The figures establish the relationship of incubation time, reagent layer thickness, and the associated rate of layer hydration. Thicker reagent layers required a longer time for the reagent layer to hydrate, and the greater the time required for the reagent layer to hydrate, the longer the time before the current decay reached a point of continual decrease. Current values obtained from decreasing transient decays are preferred for correlating with the analyte concentration of the sample.
For the thick layered strips of
For the intermediate thickness reagent layer of the
For the thin reagent layer of the
To provide a clear and consistent understanding of the specification and claims of this application, the following definitions are provided.
“Sample” is a composition that may contain an unknown amount of the analyte. A sample may be aqueous, such as whole blood, urine, saliva, or a derivative, such as an extract, a dilution, a filtrate, or a reconstituted precipitate.
“Incubation period” is the length of time that the sample reacts with the reagents before an excitation is applied, such as before the first excitation is applied and/or the time between excitations if the input signal includes multiple excitations.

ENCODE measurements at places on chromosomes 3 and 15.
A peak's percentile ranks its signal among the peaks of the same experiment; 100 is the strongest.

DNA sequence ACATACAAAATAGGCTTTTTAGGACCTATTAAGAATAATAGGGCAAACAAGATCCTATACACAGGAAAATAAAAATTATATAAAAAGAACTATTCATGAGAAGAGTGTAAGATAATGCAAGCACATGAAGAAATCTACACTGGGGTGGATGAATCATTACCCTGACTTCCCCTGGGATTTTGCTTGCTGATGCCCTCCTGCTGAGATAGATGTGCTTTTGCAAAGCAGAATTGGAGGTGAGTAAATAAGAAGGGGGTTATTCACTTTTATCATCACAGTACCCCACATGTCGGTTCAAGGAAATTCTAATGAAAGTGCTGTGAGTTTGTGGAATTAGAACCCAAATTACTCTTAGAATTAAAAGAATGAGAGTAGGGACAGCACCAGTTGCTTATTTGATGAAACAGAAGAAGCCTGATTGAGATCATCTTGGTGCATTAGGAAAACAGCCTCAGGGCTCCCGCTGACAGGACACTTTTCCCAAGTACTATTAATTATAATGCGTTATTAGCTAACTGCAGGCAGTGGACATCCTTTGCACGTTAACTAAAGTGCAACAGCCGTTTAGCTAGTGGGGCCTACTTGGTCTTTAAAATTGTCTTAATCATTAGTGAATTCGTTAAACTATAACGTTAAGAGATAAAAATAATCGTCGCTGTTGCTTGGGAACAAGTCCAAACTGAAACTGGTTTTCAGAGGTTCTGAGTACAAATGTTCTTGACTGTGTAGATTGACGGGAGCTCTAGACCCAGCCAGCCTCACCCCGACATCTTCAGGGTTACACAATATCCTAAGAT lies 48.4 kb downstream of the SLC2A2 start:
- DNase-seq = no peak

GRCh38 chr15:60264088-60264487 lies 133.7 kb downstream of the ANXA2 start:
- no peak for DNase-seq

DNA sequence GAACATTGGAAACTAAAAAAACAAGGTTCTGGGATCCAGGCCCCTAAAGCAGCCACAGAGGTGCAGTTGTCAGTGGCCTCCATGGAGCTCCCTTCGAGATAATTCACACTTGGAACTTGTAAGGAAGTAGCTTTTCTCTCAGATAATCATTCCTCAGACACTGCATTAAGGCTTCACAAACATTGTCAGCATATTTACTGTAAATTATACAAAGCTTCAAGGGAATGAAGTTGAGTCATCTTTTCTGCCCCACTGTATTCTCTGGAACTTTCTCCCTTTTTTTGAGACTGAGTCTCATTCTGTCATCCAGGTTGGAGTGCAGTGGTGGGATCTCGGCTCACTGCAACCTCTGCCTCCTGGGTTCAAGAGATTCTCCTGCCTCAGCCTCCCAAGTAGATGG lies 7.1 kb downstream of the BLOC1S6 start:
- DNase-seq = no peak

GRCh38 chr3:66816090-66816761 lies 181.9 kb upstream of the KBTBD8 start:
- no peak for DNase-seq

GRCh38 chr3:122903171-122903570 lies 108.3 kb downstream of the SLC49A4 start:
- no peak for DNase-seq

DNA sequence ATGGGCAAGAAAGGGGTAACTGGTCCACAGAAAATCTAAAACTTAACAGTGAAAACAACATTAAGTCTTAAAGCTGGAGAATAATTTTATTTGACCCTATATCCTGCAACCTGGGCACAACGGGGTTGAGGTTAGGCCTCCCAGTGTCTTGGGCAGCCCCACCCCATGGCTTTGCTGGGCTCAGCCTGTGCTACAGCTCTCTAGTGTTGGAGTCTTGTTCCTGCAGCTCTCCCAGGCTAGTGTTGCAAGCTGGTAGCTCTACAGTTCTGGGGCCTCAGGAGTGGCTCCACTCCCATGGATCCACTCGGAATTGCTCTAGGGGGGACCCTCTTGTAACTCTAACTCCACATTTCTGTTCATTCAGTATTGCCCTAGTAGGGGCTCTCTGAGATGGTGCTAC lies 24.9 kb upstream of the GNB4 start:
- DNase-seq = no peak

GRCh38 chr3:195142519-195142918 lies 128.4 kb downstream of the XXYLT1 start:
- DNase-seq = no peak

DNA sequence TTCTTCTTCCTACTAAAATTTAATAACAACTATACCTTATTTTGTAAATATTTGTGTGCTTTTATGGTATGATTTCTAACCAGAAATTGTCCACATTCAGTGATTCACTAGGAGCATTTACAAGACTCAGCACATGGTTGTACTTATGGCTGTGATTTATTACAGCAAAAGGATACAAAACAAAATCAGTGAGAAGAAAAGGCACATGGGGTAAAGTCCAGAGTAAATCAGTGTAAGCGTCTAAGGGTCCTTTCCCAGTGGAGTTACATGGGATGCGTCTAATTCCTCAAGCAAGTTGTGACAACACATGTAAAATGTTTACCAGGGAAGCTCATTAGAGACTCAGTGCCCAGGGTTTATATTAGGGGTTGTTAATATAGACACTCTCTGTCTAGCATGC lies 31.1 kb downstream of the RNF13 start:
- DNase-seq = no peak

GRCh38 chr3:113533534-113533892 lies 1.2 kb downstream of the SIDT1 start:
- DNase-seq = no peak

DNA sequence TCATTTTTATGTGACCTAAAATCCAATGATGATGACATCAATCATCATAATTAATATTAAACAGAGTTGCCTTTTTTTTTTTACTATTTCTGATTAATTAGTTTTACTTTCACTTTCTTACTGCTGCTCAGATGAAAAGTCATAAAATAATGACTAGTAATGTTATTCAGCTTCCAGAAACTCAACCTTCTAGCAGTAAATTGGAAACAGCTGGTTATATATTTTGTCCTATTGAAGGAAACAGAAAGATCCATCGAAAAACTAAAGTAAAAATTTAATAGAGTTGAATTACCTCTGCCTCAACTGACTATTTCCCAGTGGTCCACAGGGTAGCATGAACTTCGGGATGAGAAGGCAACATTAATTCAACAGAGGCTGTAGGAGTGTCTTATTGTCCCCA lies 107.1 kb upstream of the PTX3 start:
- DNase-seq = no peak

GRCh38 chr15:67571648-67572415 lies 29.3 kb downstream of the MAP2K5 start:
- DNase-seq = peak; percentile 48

“Measurable species” is any electrochemically active species that may be oxidized or reduced under an appropriate potential at an electrode surface.
An “Oxidoreductase” facilitates the oxidation or reduction of an analyte or biological substrate. See, for example the Oxford Dictionary of Biochemistry and Molecular Biology, Revised Edition, A. D. Smith, Ed., N.Y.: Oxford University Press (1997) pp. 161, 476, 477, and 560.
While various embodiments of the invention have been described, it will be apparent to those of ordinary skill in the art that other embodiments and implementations are possible within the scope of the invention.
|Cited Patent||Filing date||Publication date||Applicant||Title|
|US2001/6294787||Title not available|
|US2003/6537598||Title not available|
|US2004/6689265||Title not available|
|US2004/6699384||Title not available|
|US2004/6790341||Title not available|
|US2004/6824669||Title not available|
|US3420205||Mar 23, 1966||Jan 7, 1969||Miles Lab||Indicating device|
|US3505136||Sep 19, 1966||Apr 7, 1970||Union Special Machine Co||Method and apparatus for bonding thermoplastic sheet materials|
|US3510268||Jun 5, 1968||May 5, 1970||Hooker Chemical Corp||Preparation of flaked phosphorous acid|
|US3562041||Oct 26, 1967||Feb 9, 1971||Cavitron Corp||Method and apparatus for the ultrasonic joining of materials according to a pattern|
|US3573139||Aug 4, 1969||Mar 30, 1971||Masao Ide||Method and apparatus for welding plastic members|
|US3715192||Aug 7, 1970||Feb 6, 1973||Merck Patent Gmbh||Indicator strip|